Spoiler: I find most things fascinating.
Background Illustrations provided by: http://edison.rutgers.edu/
Reblogged from blaaargh  14 notes
blaaargh:

Adam Fuss, Now!, 1988
"Fuss’s outsized photogram records time and energy rather than material form. His large sheet of photographic paper, floating in a tray of water, was exposed to a bright flash of light at the very moment—Now!—when he splashed a bucket of water onto it. The plunging of the water on the paper’s "landscape" and the rippling concentric waves and myriad individual droplets on the water’s surface were all recorded on Fuss’s sheet, but the abstract pattern seems rather to record the birth of a solar system or the splitting of atoms."

blaaargh:

Adam FussNow!, 1988

"Fuss’s outsized photogram records time and energy rather than material form. His large sheet of photographic paper, floating in a tray of water, was exposed to a bright flash of light at the very moment—Now!—when he splashed a bucket of water onto it. The plunging of the water on the paper’s "landscape" and the rippling concentric waves and myriad individual droplets on the water’s surface were all recorded on Fuss’s sheet, but the abstract pattern seems rather to record the birth of a solar system or the splitting of atoms."

Reblogged from scinerds  1,146 notes

mucholderthen:

The Milky Way, along the Galactic plane
Seen in Wavelengths from Radio frequency through Gamma rays

  1. Radio map at 408 Mhz, showing mainly emission due to scattering of free electrons in the interstellar plasma (i.e. hot gas). The large arc is due to a nearby supernova remnant.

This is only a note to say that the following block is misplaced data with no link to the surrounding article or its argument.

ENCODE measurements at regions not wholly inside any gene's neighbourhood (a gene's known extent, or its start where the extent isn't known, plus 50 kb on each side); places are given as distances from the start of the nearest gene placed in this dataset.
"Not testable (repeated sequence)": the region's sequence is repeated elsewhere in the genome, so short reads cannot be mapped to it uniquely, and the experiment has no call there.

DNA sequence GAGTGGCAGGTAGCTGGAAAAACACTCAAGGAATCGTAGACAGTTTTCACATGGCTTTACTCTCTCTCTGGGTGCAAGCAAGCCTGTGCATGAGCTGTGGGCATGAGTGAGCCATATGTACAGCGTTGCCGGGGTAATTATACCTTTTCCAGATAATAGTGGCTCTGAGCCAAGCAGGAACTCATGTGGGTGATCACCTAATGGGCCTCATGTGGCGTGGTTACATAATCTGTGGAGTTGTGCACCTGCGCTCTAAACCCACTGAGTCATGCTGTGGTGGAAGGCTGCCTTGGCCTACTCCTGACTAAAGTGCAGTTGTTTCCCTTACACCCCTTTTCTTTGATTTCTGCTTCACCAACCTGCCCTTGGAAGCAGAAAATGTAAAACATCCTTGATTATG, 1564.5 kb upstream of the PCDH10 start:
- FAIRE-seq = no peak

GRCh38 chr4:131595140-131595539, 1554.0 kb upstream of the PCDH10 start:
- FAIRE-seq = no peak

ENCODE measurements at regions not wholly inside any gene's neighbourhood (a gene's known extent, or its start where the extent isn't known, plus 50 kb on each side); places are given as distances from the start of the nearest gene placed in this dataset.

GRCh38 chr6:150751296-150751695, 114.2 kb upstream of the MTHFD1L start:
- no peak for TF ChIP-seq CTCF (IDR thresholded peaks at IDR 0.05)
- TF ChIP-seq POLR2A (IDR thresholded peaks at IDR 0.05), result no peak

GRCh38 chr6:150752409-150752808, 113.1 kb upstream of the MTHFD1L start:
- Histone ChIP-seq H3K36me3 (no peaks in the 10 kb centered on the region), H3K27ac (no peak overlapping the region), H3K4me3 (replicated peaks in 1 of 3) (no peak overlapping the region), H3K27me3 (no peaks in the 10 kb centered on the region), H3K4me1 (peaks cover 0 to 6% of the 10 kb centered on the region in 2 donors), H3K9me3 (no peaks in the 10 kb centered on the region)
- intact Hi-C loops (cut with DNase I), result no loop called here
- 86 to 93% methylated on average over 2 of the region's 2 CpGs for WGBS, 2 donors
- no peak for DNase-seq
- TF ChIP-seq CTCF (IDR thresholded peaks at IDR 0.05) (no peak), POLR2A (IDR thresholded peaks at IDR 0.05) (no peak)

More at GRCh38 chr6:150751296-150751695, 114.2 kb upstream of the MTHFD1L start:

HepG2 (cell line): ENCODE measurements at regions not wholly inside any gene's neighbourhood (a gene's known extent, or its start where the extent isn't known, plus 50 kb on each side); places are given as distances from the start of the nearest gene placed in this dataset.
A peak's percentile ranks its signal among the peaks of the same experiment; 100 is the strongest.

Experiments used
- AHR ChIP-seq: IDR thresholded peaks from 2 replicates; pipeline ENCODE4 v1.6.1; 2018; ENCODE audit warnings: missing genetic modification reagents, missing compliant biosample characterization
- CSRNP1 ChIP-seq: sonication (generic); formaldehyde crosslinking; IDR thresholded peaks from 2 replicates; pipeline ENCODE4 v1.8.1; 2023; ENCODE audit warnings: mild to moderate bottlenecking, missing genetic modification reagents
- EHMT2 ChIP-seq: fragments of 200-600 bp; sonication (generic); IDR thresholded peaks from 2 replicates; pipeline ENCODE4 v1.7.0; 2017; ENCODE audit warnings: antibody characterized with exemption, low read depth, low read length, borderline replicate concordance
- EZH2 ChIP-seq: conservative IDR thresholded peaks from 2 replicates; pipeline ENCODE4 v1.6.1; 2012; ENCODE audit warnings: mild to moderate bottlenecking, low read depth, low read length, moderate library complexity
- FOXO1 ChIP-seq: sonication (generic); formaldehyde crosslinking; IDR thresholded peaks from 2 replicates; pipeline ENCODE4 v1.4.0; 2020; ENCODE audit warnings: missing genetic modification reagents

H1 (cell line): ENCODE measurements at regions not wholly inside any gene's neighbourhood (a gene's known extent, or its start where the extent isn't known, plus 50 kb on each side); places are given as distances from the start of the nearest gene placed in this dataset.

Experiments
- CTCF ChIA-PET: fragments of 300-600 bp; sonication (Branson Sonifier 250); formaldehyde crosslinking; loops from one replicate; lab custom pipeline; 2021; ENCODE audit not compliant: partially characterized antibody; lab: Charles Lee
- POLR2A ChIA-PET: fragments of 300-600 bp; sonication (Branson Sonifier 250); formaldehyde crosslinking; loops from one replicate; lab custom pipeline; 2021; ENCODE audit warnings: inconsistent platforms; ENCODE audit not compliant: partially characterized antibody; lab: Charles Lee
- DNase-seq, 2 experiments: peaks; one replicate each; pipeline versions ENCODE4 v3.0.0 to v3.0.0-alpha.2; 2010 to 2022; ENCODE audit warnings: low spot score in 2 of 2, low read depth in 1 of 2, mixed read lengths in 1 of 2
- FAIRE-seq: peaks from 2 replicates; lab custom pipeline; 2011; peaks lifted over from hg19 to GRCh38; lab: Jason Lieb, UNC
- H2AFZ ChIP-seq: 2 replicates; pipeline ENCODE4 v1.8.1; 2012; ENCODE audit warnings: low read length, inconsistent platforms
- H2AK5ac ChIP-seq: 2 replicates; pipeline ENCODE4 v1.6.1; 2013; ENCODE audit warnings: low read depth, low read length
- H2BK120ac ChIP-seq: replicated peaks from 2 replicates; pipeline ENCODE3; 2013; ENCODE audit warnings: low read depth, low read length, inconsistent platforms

2. 21 cm radiation map, showing the distribution of neutral Hydrogen gas in the galactic disk, and a few nearby arcs from recent supernovae.
  3. Distribution of H2, or molecular Hydrogen.This maps the “cold” gas in the Galaxy, from which stars will eventually form. The actual observed molecule is CO, rather than H2, which is very difficult to detect directly. The star forming layer of gas is remarkably thin. Infrared maps at the wavelengths 12, 60 and 100 microns.
  4. Infrared emission predominately comes from interstellar dust which is “warmed” to a few 10’s of degrees Kelvin by the ambient radiation field of the Galaxy’s stars.
  5. Near Infrared emission is dominated by cool stars. Since these are typically either old or long-lived stars, this is our best view of the Galaxy with the hot, bright young stars removed. Dust absorption at these wavelengths is very low and we get a clear view all the way to the Galactic center of the disk and bulge.
  6. Optical image of the Galaxy showing the huge effects that dust absorption has on our view of the central regions of the Galaxy. The emission is dominated by young and old stars and by the effects of dust.
  7. X-ray image taken by the Rosat satellite. This view, less clear than the others is dominated by supernova remnants (some of the arc-like features) as well as individual sources of X-radiation from close binary stars or black hole candidates.
  8. Gamma ray view of the Galaxy is dominated by emission from Cosmic Rays (high energy particles) decelerating in the interstellar medium

SOURCE: Chris Flynn’s Galactic Dynamics: Discovering the Milky Way